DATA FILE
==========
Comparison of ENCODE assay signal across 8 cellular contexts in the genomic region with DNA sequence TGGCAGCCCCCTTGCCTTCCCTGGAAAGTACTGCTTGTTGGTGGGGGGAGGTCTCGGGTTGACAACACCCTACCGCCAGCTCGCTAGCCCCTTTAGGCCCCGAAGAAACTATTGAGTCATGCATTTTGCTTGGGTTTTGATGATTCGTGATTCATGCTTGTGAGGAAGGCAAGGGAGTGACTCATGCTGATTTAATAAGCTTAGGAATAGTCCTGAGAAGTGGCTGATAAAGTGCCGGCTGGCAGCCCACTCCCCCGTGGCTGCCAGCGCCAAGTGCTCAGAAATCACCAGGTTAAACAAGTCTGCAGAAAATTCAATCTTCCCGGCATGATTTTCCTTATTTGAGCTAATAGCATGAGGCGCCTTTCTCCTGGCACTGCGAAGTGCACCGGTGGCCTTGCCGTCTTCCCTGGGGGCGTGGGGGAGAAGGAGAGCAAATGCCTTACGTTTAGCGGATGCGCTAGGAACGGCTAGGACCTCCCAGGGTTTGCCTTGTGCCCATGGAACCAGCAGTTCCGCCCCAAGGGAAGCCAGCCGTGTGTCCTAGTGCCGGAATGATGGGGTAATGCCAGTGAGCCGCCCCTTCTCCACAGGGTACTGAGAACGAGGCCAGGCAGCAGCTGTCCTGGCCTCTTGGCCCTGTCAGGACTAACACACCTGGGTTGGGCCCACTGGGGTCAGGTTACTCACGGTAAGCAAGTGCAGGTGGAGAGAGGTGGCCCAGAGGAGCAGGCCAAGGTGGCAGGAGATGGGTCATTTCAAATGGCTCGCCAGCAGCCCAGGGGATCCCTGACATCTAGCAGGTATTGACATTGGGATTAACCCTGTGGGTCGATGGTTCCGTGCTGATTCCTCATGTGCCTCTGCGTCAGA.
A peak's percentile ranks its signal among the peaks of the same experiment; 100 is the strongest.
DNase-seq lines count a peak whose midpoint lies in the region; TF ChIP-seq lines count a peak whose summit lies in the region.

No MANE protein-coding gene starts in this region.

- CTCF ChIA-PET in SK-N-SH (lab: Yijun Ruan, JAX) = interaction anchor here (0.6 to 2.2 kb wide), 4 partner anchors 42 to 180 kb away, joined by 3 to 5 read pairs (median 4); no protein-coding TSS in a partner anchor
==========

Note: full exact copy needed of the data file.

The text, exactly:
Comparison of ENCODE assay signal across 8 cellular contexts in the genomic region with DNA sequence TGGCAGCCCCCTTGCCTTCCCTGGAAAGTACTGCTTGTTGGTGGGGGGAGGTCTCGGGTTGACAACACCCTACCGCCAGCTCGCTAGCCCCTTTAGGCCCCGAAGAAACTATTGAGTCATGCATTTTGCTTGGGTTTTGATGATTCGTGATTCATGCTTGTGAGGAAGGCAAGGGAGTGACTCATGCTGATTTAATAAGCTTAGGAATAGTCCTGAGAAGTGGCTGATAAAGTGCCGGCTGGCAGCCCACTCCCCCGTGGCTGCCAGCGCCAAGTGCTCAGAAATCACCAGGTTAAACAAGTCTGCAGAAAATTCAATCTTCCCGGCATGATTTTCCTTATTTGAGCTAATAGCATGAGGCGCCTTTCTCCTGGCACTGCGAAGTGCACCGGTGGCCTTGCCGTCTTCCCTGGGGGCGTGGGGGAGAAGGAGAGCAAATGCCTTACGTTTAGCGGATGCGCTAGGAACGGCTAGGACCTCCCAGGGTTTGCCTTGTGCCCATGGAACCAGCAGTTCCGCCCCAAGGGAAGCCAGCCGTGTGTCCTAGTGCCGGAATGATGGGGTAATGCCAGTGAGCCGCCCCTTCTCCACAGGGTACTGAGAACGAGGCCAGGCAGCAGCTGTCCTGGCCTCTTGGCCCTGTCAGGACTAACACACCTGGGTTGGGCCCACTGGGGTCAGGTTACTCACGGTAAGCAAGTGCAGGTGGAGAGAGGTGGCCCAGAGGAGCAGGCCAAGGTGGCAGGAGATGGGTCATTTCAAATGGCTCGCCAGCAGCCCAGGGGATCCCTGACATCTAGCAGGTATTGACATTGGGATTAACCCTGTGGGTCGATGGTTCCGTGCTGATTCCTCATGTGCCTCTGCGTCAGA.
A peak's percentile ranks its signal among the peaks of the same experiment; 100 is the strongest.
DNase-seq lines count a peak whose midpoint lies in the region; TF ChIP-seq lines count a peak whose summit lies in the region.

No MANE protein-coding gene starts in this region.

- CTCF ChIA-PET in SK-N-SH (lab: Yijun Ruan, JAX) = interaction anchor here (0.6 to 2.2 kb wide), 4 partner anchors 42 to 180 kb away, joined by 3 to 5 read pairs (median 4); no protein-coding TSS in a partner anchor